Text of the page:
Unusual Q. for C++ Gurus !

Hi !
When I create several objects of the same type, with the new operator indeed, I figure out each occurence has its own data area for obvious reasons, but what about the code area ? Do they share the same code section ? (in order to save memory).
I don't see any reason to duplicate the code of the objects, or am I missing something ?

Any ideas, comments, disapprovals ? Just wondering !
CU, have fun

p.s. this weird question was born after I made/took a bet with a mate ;-)
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ESIAsked:
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ESIAuthor Commented:
Edited text of question
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AVaulinCommented:
You have to understand that code area is single for any objects number. First parameter of any class method in C++ is always pointer to object which need to call this method. That is why "this" pointer accessable in any class method.
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ESIAuthor Commented:
Hi AVaulin,
Ok, the address u point to with the 'this' ptr is in the data area of the object, different for each object indeed, but the code where the pointer is initialized is probably in the same code area, common to all object of a given class.
For example, if u have a sort rule in the code of a class, you think this code is duplicated with each instance of the class ?

Bye, and thanks 4 your time !
CU
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TKIICommented:
ESI you got it completely right. The code is shared between all objects of the same class. It doesn't have to be this way but nothing else would make sense. Also it is said so in the Docs to VC++.
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ESIAuthor Commented:
Hi TKII !
Thanks 4 your reply.
Could u possibly point me to where u found some doc about this fact ? in the F1-Help ?

Bye, and thanks u 4 y'r precious time !
Cheers
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ESIAuthor Commented:
Is there any way to trace/show the PC main address counter of the CPU while debugging ? And to retrieve its value in C++ ?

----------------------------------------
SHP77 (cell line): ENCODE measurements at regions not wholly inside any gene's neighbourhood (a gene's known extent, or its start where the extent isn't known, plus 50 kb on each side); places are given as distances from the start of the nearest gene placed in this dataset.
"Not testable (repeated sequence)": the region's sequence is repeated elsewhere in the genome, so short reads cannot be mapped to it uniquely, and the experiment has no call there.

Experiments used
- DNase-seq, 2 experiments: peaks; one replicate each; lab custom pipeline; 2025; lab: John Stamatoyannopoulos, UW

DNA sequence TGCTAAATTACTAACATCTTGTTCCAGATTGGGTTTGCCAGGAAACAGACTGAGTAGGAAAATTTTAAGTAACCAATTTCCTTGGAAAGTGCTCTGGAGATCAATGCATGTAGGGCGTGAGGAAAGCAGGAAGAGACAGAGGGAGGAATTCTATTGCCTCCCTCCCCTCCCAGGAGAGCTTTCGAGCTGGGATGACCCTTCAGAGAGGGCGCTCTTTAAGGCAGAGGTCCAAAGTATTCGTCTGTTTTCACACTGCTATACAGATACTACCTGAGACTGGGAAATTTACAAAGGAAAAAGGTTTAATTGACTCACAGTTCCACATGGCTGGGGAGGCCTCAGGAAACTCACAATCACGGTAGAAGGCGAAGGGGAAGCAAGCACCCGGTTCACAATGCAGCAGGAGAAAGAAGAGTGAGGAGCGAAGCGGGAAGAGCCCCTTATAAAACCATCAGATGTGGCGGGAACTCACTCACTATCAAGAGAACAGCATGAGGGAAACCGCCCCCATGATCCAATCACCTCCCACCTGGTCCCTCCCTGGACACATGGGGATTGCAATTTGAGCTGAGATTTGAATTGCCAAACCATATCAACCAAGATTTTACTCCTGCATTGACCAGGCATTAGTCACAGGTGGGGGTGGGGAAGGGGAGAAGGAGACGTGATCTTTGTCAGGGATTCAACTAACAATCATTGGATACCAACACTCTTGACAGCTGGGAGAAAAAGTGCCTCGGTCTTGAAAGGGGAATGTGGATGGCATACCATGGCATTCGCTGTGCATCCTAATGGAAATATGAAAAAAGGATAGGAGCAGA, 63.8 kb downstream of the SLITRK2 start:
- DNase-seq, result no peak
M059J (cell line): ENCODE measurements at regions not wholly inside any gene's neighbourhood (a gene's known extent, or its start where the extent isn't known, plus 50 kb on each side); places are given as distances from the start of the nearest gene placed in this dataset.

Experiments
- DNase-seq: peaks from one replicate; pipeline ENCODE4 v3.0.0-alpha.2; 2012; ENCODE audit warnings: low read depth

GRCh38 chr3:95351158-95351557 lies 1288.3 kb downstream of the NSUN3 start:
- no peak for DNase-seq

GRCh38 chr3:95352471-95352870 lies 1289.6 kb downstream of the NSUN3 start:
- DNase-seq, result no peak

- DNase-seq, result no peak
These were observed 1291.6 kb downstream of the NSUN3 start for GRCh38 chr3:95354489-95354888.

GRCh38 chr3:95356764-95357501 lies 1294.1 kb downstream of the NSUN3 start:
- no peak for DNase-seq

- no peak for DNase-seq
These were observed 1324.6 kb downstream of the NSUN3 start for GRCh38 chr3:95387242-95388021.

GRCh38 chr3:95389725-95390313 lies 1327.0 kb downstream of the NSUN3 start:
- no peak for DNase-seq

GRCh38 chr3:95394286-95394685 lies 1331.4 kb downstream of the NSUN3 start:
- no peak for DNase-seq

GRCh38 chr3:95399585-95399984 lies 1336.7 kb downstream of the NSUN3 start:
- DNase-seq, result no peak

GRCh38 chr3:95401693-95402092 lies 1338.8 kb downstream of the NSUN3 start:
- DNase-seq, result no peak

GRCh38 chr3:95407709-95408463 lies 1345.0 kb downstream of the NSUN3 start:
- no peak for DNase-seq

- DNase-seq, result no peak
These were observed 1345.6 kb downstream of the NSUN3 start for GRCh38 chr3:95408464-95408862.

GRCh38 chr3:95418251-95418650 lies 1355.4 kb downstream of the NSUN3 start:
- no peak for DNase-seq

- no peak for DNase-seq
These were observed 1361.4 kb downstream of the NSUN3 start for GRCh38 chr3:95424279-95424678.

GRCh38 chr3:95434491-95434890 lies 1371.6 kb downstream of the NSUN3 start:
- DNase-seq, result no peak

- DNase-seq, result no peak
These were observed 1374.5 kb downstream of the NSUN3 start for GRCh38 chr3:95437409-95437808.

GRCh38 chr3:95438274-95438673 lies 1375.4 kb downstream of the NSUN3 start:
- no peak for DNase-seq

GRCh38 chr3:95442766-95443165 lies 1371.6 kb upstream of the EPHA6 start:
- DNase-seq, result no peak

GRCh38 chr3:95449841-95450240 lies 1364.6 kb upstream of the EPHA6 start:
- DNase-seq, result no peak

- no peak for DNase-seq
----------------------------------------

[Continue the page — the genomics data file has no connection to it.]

(I'd like to write some self-modifying code)
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mosfetCommented:
do you mean cs:ip??
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ESIAuthor Commented:
Hi mosfet,
Yes, I'd like copy in a C variable & use the CS:IP pointer.
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ESIAuthor Commented:
Hi mosfet,
Yes, I'd like copy in a C variable the CS:IP pointer.
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alexxxCommented:
I suggest you try to write self-modifying code in Visual Basic. It's far more interesting, beleive me.
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nigel5Commented:
The code segment is compiled from your source, including templates. This makes up the code segment, and is static throughout the life of the program. The heap is where objects are created dynamically and this memory is only used to store the class attributes, not the code. Global objects are compiled in, but again they all use the same code segment and the same functions.
You can take a function pointer of a class and call it like a standard function as long as you pass the object's address (the 'this' pointer) as the first  argument when you call it. Static functions do not pass the this pointer in as thay are not object specific.

In sumary....
there is only 1 copy of every function you write, templates will generate into 1 function per templated argument combination, and this code is available to all threads, and objects.

heap and stack can be independant within threads and process'.
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ESIAuthor Commented:
10x for your good explanation !. I get it now ;-)

Well, have happy programming & take care all !
Bye
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